An electromagnetic pulse (EMP) is a burst of electromagnetic radiation. Nuclear explosions create a pulse of electromagnetic radiation called a nuclear EMP or NEMP. Such EMP interference is known to be generally disruptive or damaging to electronic equipment. If a single nuclear weapon "designed to emit EMP were detonated 250 to 300 miles up over the middle of the country it would disable the electronics in the entire United States
Given that many of the comforts and necessities we enjoy in the 21st century are predicated on electronics and their functioning, an EMP would disable hospitals, water treatment facilities, food storage facilities, and all electronic forms of communication. An EMP blast threatens the foundation which supports the existence of the modern human condition. Certain EMP attacks could lead to large loss of power for months or years. Currently, failures of the power grid are dealt with using support from the outside. In the event of an EMP attack, such support would not exist and all damaged components, devices, and electronics would need to be completely replaced.
Nuclear fallout is the residual radioactive dust and ash propelled into the upper atmosphere following a nuclear explosion. Fallout is usually limited to the immediate area, and can only spread for hundreds of miles from the explosion site if the explosion is high enough in the atmosphere. Fallout may get entrained with the products of a pyrocumulus cloud and fall as black rain (rain darkened by soot and other particulates).
This radioactive dust, usually consisting of fission products mixed with bystanding atoms that are neutron activated by exposure, is a highly dangerous kind of radioactive contamination. The main radiation hazard from fallout is due to short-lived radionuclides external to the body. While most of the particles carried by nuclear fallout decay rapidly, some radioactive particles will have half-lives of seconds to a few months. Some radioactive isotopes, like strontium 90 and cesium 137, are very long lived and will create radioactive hot spots for up to 5 years after the initial explosion. Fallout and black rain may contaminate waterways, agriculture, and soil. Contact with radioactive materials can lead to radiation poisoning through external exposure or accidental consumption. In acute doses over a short amount of time radiation will lead to prodromal syndrome, bone marrow death, central nervous system death and gastrointestinal death. Over longer periods of exposure to radiation, cancer becomes the main health risk. Long term radiation exposure can also lead to in utero effects on human development and transgenerational genetic damage.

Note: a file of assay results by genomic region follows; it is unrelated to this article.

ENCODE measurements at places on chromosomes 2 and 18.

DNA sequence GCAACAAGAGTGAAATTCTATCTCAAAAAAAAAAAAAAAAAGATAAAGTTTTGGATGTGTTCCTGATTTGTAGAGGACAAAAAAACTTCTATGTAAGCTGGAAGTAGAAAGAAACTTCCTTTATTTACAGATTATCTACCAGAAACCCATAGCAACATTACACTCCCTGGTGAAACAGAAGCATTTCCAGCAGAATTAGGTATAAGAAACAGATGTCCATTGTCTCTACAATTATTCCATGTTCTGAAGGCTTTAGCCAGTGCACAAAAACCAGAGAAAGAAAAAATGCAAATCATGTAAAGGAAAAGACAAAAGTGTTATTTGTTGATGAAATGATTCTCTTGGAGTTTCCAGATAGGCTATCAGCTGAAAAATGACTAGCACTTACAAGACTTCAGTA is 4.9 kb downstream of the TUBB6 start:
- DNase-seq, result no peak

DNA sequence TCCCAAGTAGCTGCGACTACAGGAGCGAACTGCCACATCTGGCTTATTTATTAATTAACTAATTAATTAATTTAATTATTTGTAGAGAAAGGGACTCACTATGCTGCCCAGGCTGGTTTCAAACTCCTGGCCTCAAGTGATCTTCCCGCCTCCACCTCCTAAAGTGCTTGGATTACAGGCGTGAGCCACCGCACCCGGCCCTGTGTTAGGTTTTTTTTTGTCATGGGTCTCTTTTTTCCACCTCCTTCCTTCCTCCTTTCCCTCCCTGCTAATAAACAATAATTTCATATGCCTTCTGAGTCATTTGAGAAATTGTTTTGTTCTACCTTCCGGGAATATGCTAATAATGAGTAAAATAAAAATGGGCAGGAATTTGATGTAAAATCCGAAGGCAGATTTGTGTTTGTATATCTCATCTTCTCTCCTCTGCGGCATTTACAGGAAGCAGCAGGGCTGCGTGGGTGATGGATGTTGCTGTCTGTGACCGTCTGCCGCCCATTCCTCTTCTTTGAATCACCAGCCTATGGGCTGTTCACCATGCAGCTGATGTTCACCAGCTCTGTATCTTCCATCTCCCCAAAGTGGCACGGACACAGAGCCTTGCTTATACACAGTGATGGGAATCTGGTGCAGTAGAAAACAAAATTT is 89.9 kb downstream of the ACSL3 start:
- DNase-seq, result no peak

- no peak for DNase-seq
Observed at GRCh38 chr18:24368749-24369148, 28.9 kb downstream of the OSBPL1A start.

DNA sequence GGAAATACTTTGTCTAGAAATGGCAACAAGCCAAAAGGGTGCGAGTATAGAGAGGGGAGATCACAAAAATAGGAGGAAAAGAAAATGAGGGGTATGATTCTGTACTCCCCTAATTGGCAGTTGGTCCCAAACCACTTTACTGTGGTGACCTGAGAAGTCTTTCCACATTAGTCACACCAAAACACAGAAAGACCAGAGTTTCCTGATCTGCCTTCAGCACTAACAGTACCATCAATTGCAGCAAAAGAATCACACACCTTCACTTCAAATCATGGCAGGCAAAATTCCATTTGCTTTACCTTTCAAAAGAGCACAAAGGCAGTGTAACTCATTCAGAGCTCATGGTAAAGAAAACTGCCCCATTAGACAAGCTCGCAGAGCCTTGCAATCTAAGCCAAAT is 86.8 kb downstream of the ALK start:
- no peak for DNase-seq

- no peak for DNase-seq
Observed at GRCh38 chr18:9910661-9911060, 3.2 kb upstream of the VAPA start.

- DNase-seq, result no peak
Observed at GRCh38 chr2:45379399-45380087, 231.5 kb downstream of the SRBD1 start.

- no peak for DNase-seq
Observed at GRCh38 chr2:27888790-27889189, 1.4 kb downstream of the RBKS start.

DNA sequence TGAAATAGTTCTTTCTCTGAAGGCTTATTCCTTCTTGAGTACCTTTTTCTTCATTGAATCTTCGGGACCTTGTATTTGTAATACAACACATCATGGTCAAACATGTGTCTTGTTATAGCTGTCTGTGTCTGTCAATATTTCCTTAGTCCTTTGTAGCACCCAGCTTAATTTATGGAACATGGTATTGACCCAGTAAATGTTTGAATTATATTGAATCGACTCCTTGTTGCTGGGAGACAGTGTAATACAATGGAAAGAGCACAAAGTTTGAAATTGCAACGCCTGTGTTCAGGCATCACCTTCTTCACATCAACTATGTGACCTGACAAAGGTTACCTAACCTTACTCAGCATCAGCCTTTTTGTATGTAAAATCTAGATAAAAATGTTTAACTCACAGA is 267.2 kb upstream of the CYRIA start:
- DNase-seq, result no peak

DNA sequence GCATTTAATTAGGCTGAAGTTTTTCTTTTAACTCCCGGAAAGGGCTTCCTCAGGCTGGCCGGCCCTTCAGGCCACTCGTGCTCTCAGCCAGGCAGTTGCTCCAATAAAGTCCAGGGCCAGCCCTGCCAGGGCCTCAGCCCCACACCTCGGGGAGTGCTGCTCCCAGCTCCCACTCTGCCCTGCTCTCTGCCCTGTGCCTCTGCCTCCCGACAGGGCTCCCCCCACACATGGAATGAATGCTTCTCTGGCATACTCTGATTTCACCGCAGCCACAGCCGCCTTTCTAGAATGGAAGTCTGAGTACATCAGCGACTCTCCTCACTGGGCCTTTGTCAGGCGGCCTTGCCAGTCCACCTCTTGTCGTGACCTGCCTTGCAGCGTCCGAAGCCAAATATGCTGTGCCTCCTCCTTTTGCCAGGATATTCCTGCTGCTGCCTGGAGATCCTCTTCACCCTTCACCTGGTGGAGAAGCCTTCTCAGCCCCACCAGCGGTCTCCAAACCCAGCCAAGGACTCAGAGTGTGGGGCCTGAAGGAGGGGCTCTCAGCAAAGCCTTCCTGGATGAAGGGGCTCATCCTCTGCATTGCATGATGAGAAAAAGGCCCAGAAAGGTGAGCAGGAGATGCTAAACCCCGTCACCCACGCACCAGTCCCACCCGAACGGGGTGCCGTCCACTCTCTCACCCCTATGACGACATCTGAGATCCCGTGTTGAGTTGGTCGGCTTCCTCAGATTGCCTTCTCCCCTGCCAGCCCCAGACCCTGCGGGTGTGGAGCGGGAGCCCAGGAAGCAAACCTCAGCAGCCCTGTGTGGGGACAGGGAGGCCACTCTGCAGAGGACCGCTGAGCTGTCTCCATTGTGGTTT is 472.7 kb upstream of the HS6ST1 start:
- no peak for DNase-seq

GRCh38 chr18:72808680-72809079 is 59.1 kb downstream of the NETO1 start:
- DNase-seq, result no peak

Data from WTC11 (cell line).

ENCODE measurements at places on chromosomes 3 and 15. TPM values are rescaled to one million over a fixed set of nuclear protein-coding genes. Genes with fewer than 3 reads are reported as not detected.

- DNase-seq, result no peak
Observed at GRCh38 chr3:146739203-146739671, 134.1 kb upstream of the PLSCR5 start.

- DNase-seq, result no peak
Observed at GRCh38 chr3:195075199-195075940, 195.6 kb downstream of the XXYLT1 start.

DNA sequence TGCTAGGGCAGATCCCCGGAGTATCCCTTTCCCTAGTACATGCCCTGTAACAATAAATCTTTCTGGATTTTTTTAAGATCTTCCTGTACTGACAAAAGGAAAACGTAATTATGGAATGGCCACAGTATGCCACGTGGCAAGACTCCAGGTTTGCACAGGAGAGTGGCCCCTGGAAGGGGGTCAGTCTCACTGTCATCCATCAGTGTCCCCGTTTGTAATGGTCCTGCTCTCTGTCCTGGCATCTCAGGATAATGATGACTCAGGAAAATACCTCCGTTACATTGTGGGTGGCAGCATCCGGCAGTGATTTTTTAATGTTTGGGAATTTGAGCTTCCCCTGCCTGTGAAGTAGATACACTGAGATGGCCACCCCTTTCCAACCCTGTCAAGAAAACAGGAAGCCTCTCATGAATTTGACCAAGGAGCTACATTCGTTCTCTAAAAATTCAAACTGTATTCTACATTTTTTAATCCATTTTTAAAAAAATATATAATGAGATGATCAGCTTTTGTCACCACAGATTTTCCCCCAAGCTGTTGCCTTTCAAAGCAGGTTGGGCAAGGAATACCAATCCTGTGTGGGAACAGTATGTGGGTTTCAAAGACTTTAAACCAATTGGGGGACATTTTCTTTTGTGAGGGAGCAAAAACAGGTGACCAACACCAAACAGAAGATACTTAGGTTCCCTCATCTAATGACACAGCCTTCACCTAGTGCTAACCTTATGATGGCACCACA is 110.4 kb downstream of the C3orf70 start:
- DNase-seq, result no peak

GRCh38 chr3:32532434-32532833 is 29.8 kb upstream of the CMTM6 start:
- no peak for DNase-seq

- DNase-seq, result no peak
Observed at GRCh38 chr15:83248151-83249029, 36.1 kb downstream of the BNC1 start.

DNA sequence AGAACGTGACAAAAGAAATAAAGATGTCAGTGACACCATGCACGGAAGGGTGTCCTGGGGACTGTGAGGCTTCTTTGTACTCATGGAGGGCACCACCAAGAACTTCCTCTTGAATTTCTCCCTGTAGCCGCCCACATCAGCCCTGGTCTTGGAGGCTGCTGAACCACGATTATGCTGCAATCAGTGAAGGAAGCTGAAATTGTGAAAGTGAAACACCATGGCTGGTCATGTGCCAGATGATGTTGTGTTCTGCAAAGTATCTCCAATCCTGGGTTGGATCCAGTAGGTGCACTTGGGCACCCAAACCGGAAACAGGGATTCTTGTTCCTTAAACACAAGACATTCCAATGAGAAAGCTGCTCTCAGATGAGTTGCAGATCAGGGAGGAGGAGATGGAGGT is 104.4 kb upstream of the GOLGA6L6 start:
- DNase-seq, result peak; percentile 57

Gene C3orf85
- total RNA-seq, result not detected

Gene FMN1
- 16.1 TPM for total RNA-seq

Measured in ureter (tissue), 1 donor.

The largest nuclear weapon ever exploded was Russia's "super-bomb," rated at 57 megatons. Detonated in 1961, it was largely for political purposes because at the time the Soviet Union had no airplane or missile that could carry the 27 ton bomb over any great distance.
1. Officially designated RDS-220, it was called "Ivan" or "Big Ivan" in Russia (Tsar Bomba in the West), the bomb was much larger than indicated in the above picture. The man is standing twenty feet in front of it making him look larger and the weapon smaller.
2. The fireball could be seen 900 miles away and had a diameter estimated at over 5 miles.
3. The resulting mushroom cloud reached an altitude of 210,000 feet. The shock wave from the blast broke windows 800 miles away. The bomb was originally designed for a 100 megaton yield, but down sized to reduce radioactive contamination. The resulting mushroom cloud reached an altitude of 210,000 feet. The shock wave from the blast broke windows 800 miles away. The bomb was originally designed for a 100 megaton yield, but down sized to reduce radioactive contamination.
4. The Hiroshima and Nagasaki bombs barely show up at this scale, and together they killed over 200,000 people. The average US and Russian bombs are tiny smudges. Even the mega-bombs exploded by the United States are dwarfed by Ivan. If the full sized version had been detonated over the city of Ontario in Southern California the zone of total destruction would have been 100 miles in diameter, as indicated by the yellow circle in the following image:
4a. Los Angeles and all of it's surrounding cities would have been wiped from the face of the earth, killing fifteen million people in the blink of an eye.
|COUNTRY||TESTS/NOTES ||DEVICES FIRED ||DEVICES - UNKNOWN YIELDS ||PEACEFUL USE TESTS ||NON PTBT TESTS ||YIELD RANGE [KT]||TOTAL YIELD [KT]||% BY TESTS||% BY YIELD|
|USA ||1032 ||1132||12||27 ||231||0-15,000||196,514||48.7||36.3|
|USSR ||727 ||981||246||156 ||229||0-50,000||296,837||34.4||54.9|
|UK ||88 ||88||31||0||21||0-3,000||9,282||4.15||1.72|